“And at least when you employ us, you know what you’re getting. No nonsense. Can deliver. Still interested. Why not? It’s much easier than working with some kids who haven’t a clue what is expected of them.” He pauses fractionally: an expertly calculated moment in which to savour irony. “That can be exciting too, of course.”
But what stories can youth tell? “That they fall in love? That they want to have sex? That they can run? That they’re hungry? That they’ve got angst? And what have we got?”
A lot of life happens in eight decades.
Not many lives, however, resemble that of the character McKellen plays in his new film, The Good Liar, a Hitchcock-inflected intrigue based on Nicholas Searle’s novel. Roy Courtnay is an elderly swindler, whom we first meet moving in on a likely mark: an ageing widow called Betty whom he has picked out from a dating site. Helen Mirren plays Betty. She is vital, attractive, newly widowed and apparently richer than Roy had first hoped; he wines and dines her with a practised conman’s charm.
“But it’s Helen Mirren, right?” says director Bill Condon. “You know she’s up to something.”
This is Bill Condon’s fourth film with McKellen. He first worked with him 21 years ago on Gods and Monsters, winning an Oscar for his screenplay about the closeted gay film director James Whale. He recalls how McKellen would call him up at night after watching the dailies, worrying over his technique.
“This happened like three times. He’d say, ‘I’ve just been looking at [co-star] Brendan Fraser, what he can do with the raising of an eyebrow and the tilt of a head. I just don’t know how to do that!’ And I would reassure him that his character was [supposed to be] theatrical, but I do think he has treated it as a constant learning process to really, really understand the camera. And it’s remarkable how effortless I think that has become for him. I really think he does get better and better.”
Condon is in New York with his two stars for The Good Liar’s premiere. Helen Mirren, who arrives for the interview heavily styled in a purple Valentino cape – “I didn’t wake up looking like this!” she says briskly – has never appeared on screen with McKellen before but, as she says, they have “swum in the same pond for a long time”. They have also performed together on stage, in an acclaimed production of Strindberg’s Dance of Death; this doesn’t seem to have registered with the American film journalists, but it is core business for them.
“Helen’s played Shakespeare’s Cleopatra three times and I’ve played King Lear three times; we’re the same sort of person,” McKellen says.
Mirren, 74, remains best known to film audiences as the Queen; McKellen is forever Gandalf. A long career, they agree, requires some attention to fitness, plenty of sleep and a good mix between meaty roles in independent films and fun blockbusters.
“I do Fast and Furious; I come in and play with Vin Diesel, who is a great friend, and I just have a couple of days of incredible fun,” says Mirren. An actor trailing a long CV also needs the nerve to hold out against type-casting.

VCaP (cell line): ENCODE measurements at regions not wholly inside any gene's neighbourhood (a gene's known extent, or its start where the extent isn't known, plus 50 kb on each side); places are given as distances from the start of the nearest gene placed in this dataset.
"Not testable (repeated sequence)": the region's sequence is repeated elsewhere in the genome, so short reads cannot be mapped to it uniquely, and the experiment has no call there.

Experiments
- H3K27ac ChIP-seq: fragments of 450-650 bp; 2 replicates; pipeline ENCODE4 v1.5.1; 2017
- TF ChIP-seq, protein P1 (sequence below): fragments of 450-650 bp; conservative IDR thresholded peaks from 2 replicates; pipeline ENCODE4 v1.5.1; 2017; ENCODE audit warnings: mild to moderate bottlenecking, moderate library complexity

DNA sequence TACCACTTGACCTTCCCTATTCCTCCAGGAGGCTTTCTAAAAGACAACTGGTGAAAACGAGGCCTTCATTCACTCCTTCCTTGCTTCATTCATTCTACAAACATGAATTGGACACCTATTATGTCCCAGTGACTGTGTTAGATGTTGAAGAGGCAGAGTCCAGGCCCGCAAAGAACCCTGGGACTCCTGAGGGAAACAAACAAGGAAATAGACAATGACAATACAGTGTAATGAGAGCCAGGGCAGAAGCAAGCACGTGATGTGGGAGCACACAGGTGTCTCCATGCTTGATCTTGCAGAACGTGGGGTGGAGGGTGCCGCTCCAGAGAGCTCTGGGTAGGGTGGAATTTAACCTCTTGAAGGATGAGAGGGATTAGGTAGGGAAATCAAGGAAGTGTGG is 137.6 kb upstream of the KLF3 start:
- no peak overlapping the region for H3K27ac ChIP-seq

“If you do one thing mildly successfully, then the next five things you get offered are basically the same thing,” she continues. “You have to have the strength to say no to all of those and find the one that is a surprise.” She was initially reluctant to play Catherine the Great, yet another monarch, in the current television series. “It turned out not to be a mistake,” she agrees. “But at the time, I went, ‘Oh no, I’m stuck’.”
According to Condon, McKellen was in two minds about The Good Liar. Before Gandalf, he had played a lot of Shakespearean villains. “I think he had this little like twinge of, ‘Oh my God, I’m going to go back to that guy who gets the boos at the end because, you know, I’m the baddie’,” he says. But for a director, the heritage actors bring with them can be useful. “I think that’s the great thing about movie actors who have been able to choose what they do. Their filmography becomes their autobiography. You get to know who they are through that process.”
Mirren was the only person Condon could imagine as Betty, because he had seen that svelte intelligence at work so many times: “It just felt to me that Helen – that vibrancy, that eternal sexuality – was so much a part of the character I originally read in the novel.”
There was a time, says McKellen, when he imagined he might escape all that by doing something else altogether. “I thought I’d take time off and not act for a bit and do all sorts of other things, like go to museums, walk round London, travel, all of that, see more of France. Well, what I missed and why I went back to work was feeling there’s something I do well, that’s mine and that re-affirms that Ian McKellen exists in the world. And that I can get better at it. That’s what keeps me going. It reminds me that I’m alive and that there is a purpose to being alive.”
He ruminates on this, makes a few jokes, comes back to it. “There is a line in Gods and Monsters, where James Whale says making movies is the most wonderful thing in the world,” he says. “Working with friends, entertaining people. That sums it up entirely.”
And clearly, the audiences are out there. Why would they not be? he reasons. Older people want to see themselves. Younger people enjoy their grandparents’ wacky pre-digital anecdotes; they may also want to see films about people older than they are. And the actors have all those runs on the board.
“Long may people want to see people who know what they’re doing,” says McKellen. “And who are still at it.”
The Good Liar opens on December 5.
Stephanie Bunbury joined Fairfax after studying fine arts and film at university, but soon discovered her inner backpacker and obeyed that call. She has spent the past two decades flitting between Europe and Australia, writing about film, culture high and low and the arts.